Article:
How Neuroscience Improves Organizational Performance
Posted Mar 29, 2017
The explosion in ways to measure brain activity in the last two decades, and the reduction in costs of these technologies, has resulted in neuro-hyphen-everything. And, a lot of these neuro-hyphen fields are, well, bogus.
OK, so I was one of founders of neuroeconomics, and it is not a bogus field. How do you know? Because neuroeconomists really measure brain activity in their studies and publish their findings in peer-reviewed scientific journals. Those are the criteria that I think have to be satisfied for a neuro-hyphen something to be true neuroscience subdiscipline.
So what's the deal with neuromanagement? It meets these criteria. My group spent eight years measuring brain activity while people worked to help start this field. We did this both in my laboratory, the Center for Neuroeconomics Studies, at Claremont Graduate University, and in for-profit and non-profit organizations. I just wrote a book about my findings, using what I found to create tools so leaders can manage their cultures for high performance. Full disclosure: I licensed the technology I developed to Ofactor Inc. so it could be extended and commercialized and I retain an ownership interest in the company. My group and several others are publishing neuromanagement papers in scientific journals, sharing our findings with scholars and the general public. And companies are taking notice and using our findings to improve how they run.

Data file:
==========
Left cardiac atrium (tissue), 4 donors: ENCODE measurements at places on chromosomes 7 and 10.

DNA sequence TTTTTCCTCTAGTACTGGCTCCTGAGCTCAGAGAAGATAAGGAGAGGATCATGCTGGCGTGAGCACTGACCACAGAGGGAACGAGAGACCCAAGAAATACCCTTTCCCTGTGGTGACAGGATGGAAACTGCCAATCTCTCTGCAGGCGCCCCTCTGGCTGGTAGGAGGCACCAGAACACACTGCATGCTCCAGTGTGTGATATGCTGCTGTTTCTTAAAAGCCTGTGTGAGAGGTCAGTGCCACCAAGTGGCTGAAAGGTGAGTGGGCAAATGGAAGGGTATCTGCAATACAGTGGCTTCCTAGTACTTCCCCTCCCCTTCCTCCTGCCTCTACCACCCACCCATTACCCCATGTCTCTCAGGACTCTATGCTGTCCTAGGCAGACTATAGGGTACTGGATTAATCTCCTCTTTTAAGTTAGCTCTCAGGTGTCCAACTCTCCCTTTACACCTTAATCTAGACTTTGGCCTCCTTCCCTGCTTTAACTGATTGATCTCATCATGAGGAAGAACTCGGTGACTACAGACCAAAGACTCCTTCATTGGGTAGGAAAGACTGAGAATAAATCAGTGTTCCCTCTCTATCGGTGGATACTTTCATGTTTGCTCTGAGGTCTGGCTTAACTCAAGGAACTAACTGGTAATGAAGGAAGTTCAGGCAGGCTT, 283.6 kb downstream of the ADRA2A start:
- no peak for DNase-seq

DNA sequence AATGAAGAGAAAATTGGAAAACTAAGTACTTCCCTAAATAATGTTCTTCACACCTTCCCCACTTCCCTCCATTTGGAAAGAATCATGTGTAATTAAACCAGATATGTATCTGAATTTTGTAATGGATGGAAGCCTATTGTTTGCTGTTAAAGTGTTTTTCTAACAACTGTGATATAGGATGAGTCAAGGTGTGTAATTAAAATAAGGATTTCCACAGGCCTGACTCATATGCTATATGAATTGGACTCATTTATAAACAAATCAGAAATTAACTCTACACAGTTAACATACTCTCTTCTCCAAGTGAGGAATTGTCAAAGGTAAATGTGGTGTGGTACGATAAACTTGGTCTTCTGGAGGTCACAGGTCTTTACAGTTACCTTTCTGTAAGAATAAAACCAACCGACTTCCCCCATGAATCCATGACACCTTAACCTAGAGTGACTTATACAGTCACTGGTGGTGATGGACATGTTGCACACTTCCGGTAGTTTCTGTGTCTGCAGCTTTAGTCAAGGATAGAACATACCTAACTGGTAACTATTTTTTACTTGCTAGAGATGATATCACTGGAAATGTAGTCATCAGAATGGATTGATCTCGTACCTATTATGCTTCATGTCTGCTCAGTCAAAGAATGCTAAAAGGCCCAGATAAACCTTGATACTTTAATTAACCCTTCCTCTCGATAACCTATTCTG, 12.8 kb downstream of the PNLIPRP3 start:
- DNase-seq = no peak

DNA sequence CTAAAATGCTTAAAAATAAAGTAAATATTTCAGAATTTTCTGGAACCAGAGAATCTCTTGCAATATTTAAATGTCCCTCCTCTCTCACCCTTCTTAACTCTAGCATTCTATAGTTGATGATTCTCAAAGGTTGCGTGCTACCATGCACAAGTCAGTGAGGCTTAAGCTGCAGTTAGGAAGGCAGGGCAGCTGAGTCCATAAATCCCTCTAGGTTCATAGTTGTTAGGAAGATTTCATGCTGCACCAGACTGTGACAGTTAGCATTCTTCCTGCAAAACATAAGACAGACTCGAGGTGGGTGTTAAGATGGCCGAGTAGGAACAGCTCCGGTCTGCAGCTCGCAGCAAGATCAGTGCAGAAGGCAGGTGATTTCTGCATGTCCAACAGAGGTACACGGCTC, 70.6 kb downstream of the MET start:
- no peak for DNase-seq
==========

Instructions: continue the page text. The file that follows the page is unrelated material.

This is why neuroscience matters: Management is about people. My former Claremont colleague Peter Drucker called management a "liberal art" because "Managers draw upon all of the knowledges and insights of the humanities and social sciences..." True. There is definitely an art to management as anyone who has tried to organize humans will tell you. But, the advances in social neuroscience--and specifically neuromanagement experiments that have measured brain activity while people work--are producing new and actionable insights for leaders of organizations.
The whole point of collecting brain activity is to help leaders organize individuals so they can perform at their best, and to do so most efficiently. Every management fad from Six Sigma, Economic Value Added, or the Behavioral Economics of Organizations has been tried by managers and some of these improve performance and some do not. But, since resources are limited, knowing how brains work at work allows managers to get the biggest impact from policy changes on performance. That is the goal of this blog--to offer specific advice, informed by neuromanagement experiments from my lab and others--to make work better.
Here's your first take-away: My research shows that creating a human-centric workplace in which colleagues trust each other is a very effective way improve engagement, productivity, innovation, and retention. Oh yeah, I have data on all this. This is not a wild claim, it is carefully and extensively studied, with clear methodologies, using multiple measures of impact. It is real science applied to real problems in organizations. It's the dawn of neuromanagement.